What is an HSA?
Health issues can pop up out of nowhere — so an HSA, or Health Savings Account, is a way to help you save for those unexpected medical expenses while also saving you some money on your taxes.
Health surprises happen. An HSA is an effective way of helping to save up for those significant, out-of-pocket medical expenses. HSAs offer plenty of other benefits as well, one of which being that you can reduce your taxable income. Another perk with an HSA is that your employer might kick in some as well. And as a final bonus, you can invest your HSA into more than just a savings account to give the potential for additional growth.
Let's say you rarely have to visit a doctor, but you decide that just in case of an emergency, you’ll open an HSA on top of your work insurance plan. If you were to injure yourself, your HSA would act as a safety net for paying for the high deductible expense of your lower premium insurance plan. That way, the money is not coming directly out of your pocket.
Think of an HSA as a combination of health insurance and a savings account...
You’re essentially self-insuring against a future medical emergency. The list of expenses eligible for your HSA covers even more than most health insurance plans — that includes deductibles, copays, dental and vision expenses, and alternative medicine.
The IRS regulates Health Savings Accounts, so to qualify for an HSA, you must meet the following requirements, as set out by the IRS:
The IRS also sets guidelines for what qualifies as a high-deductible health plan. For 2019, an HDHP is any plan with a deductible of at least $1,350 for an individual or $2,700 for a family.
You might be wondering whether an HSA is the right choice for you. As with many other healthcare decisions, there are plenty of pros and cons to break down.
Advantages of an HSA:
Disadvantages of an HSA:
Ultimately, it’s essential to take control of your health and your finances. No one knows your situation better than you do.
HSAs can be an excellent safety net for people with a high-deductible health plan. If you have a high-deductible plan but don’t expect to need it, an HSA is certainly something to consider.
If on the other hand you generally require a lot of medical care, the tax benefit might not outweigh having to pay the high deductible every year.
So you’ve got the lowdown on HSAs and have decided this is the right choice for you. The question now is, how do you start one?
If you meet the qualifications put in place by the IRS, you can start your HSA anywhere that offers the service. You can set it up with a bank, a credit union, an insurance company, or a broker or advisor.
It's worth doing some research before going the HSA route. Different institutions will have different administrative fees and investment options. Different employers will make different health plans available to their employees, so you can check to see what investment options are available to you.
As soon as your HSA is set up, you can start contributing, though there is an annual contribution limit. The limit in 2019 is $3,500 for individuals and $7,000 for families.
When you receive a medical bill, you can use your HSA to cover the part of the bill not covered by your health insurance. You will also likely receive a debit card, which you can use on other qualified medical expenses.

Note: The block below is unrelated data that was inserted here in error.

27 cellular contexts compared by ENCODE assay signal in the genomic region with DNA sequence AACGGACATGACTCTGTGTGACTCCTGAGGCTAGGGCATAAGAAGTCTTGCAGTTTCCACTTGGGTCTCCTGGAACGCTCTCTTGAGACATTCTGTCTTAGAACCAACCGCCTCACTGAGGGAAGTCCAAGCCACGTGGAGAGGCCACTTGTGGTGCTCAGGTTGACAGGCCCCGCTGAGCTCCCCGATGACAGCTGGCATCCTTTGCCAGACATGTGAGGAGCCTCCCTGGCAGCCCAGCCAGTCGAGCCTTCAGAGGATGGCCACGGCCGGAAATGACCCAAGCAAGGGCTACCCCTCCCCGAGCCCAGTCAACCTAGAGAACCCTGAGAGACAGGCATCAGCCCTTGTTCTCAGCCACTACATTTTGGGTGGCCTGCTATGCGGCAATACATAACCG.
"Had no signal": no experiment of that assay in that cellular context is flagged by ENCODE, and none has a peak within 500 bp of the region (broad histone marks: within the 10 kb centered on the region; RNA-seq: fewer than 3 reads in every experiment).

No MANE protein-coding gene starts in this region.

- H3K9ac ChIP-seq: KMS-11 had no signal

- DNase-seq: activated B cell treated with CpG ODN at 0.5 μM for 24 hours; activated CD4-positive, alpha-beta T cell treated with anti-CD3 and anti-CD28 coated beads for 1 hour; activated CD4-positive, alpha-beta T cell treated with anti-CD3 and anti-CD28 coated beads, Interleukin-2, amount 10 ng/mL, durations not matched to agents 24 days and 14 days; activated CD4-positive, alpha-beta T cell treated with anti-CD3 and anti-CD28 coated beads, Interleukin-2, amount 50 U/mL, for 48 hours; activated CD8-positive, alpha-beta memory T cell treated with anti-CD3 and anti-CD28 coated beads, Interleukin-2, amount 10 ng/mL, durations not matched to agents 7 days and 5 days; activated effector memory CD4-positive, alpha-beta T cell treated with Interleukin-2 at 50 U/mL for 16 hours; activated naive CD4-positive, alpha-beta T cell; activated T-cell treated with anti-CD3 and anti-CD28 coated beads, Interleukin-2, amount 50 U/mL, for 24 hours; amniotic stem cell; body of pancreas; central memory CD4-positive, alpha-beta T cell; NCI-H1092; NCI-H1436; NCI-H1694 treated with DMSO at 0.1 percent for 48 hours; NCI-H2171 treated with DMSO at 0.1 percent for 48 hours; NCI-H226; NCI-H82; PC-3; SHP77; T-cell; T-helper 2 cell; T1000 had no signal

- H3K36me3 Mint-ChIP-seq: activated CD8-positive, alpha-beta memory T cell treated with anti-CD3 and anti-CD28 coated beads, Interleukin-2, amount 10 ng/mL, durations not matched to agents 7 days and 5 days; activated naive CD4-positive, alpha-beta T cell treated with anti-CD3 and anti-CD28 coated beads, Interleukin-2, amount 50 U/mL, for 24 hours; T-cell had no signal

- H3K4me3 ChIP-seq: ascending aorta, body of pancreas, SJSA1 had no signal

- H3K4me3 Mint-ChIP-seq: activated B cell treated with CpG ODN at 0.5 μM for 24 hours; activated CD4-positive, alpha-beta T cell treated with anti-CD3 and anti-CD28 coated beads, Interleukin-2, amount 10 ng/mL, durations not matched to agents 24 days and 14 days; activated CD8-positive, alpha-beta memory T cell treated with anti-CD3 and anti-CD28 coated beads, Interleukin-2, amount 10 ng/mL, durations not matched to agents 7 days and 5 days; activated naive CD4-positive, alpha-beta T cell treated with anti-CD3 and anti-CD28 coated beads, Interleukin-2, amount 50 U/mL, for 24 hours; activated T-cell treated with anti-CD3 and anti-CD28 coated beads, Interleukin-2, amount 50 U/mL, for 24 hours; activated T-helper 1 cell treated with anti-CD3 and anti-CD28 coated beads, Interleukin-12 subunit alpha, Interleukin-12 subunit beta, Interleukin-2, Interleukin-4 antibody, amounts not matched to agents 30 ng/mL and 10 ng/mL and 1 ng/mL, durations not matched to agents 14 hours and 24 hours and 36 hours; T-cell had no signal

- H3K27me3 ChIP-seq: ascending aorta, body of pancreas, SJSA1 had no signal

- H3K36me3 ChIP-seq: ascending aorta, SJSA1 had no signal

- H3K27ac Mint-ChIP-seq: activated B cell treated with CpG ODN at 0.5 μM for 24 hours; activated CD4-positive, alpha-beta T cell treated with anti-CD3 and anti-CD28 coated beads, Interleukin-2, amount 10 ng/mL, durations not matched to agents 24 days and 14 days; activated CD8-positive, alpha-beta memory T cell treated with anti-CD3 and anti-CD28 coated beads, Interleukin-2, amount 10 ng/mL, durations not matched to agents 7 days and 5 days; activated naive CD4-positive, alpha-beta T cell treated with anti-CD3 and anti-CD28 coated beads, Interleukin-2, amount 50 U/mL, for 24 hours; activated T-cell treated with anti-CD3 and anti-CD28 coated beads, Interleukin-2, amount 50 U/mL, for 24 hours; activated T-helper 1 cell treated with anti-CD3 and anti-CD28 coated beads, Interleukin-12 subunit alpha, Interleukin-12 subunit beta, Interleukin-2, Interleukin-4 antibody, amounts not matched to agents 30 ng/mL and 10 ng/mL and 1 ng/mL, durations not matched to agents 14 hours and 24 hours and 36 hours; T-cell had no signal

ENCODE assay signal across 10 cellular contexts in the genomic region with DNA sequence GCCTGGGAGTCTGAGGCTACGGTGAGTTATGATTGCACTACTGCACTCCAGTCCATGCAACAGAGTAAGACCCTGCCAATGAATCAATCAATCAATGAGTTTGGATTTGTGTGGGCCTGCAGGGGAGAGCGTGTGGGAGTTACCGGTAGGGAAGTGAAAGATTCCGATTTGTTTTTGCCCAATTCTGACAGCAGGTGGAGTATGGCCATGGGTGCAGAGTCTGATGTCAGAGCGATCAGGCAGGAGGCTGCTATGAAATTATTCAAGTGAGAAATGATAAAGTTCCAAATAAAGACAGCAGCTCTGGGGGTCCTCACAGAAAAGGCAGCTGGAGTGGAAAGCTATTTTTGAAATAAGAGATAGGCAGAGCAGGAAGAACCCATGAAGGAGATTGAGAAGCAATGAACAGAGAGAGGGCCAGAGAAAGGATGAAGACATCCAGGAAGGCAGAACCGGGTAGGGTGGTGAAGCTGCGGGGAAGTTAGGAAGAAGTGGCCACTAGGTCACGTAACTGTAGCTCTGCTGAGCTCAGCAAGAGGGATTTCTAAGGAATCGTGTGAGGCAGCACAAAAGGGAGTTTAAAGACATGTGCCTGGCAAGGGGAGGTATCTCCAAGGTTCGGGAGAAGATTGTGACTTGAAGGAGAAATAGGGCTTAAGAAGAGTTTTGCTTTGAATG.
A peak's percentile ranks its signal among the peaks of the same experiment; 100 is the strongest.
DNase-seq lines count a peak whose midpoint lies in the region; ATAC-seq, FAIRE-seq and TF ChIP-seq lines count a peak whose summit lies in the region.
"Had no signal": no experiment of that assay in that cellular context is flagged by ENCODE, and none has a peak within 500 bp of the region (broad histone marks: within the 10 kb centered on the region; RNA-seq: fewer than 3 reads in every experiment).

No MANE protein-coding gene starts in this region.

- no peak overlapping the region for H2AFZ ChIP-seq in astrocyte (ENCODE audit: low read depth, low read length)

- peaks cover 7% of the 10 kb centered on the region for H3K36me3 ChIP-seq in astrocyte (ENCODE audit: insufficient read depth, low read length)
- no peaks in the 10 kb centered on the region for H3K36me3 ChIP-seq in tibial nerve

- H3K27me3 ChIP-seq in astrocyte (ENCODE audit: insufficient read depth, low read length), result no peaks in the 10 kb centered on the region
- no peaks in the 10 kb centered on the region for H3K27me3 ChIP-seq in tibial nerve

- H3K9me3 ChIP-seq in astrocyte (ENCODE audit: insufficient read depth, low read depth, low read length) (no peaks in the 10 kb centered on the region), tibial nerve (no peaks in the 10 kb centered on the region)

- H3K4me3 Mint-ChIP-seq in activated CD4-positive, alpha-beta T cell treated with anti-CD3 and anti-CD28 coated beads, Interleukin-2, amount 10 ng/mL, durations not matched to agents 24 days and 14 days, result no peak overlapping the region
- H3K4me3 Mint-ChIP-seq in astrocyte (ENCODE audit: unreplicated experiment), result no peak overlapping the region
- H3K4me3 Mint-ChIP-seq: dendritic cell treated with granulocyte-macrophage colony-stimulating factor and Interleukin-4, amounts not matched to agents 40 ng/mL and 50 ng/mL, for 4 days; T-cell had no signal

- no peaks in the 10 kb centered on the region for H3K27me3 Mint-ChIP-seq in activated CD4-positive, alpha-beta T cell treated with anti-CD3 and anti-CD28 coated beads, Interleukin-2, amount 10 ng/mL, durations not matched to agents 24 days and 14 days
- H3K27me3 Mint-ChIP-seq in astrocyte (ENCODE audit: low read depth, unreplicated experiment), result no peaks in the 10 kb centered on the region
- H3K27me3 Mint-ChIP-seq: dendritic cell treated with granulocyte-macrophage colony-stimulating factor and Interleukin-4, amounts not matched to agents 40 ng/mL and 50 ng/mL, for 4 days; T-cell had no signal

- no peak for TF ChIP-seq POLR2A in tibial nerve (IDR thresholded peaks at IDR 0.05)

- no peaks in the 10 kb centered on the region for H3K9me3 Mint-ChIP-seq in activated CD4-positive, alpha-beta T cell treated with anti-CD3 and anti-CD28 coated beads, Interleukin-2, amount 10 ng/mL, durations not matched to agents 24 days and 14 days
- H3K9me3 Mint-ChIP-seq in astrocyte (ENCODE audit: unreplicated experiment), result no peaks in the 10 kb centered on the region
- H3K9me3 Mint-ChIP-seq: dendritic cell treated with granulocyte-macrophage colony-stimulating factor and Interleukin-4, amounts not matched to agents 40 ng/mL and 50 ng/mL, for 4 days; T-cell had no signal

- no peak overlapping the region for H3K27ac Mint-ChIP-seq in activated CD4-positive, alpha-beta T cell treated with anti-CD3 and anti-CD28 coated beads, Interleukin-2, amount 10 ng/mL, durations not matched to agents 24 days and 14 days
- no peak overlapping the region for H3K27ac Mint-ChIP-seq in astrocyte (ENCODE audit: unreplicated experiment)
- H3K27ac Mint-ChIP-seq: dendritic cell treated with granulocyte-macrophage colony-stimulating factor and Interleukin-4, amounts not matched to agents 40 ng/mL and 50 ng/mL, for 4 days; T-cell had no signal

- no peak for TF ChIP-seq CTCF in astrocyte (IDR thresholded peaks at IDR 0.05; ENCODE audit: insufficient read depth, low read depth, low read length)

To have coverage under an HSA, expenses must meet the requirements of qualified expenses. If you use money from your HSA for items that don’t meet the criteria, you’ll have to pay income tax on that money. You may face other penalties as well.
HSA qualified health care expenses include:
HSA qualified expenses do not include:
If there’s ever a time where you aren’t sure if your HSA covers something, it’s vital to seek professional advice. Remember how we talked about the money in your HSA being tax-deductible? Once you spend it on something else, you’re required to pay income tax on it if it is not a qualified expense. Not only that, but you’ll also have to pay a 20% fee on any ineligible expenses. And yes, that’s on top of the income tax you’ll pay on that amount.
If you’re familiar with FSAs (flexible spending account), you may wonder if there’s any difference between the two. Yes, there is.
Both an HSA and FSA are accounts that allow you to save for qualified medical costs. Both also allow you to contribute tax-free. That is mostly where the similarities between an HSA and FSA end.
The first big difference between the two accounts is eligibility. If you’re trying to decide between an HSA and an FSA, this difference might answer your question: there are no eligibility requirements for an FSA. To qualify for an HSA, you must have a high-deductible health plan (HDHP).
Another major difference between the two accounts is that FSAs are “use it or lose it.” This means your balance does not carry over every year. With an HSA, unused balances do carry over.
As we’ve discussed, there are a few significant tax advantages associated with HSAs:
First, contributions to your HSA are not taxed. And as long as you spend the money on qualified medical expenses, it is not taxed when it comes out of your account (except in a state like CA where an HSA is not recognized).
Finally, if you invest the money in your HSA, any growth on that investment is tax-free.
If you have wondered if there was any significant difference between an HSA and a personal savings account, you can see the tax benefits of the HSA can make a huge difference.
The investment benefits of an HSA may be even more beneficial than those of a 401k or IRA. With both the 401k and IRA, you are paying taxes on the money at some point. This is not the case with the HSA.
It's important to note that investments made from your HSA run the same risk as other investments. This means, should you decide to go this route, there is a chance of losing money.
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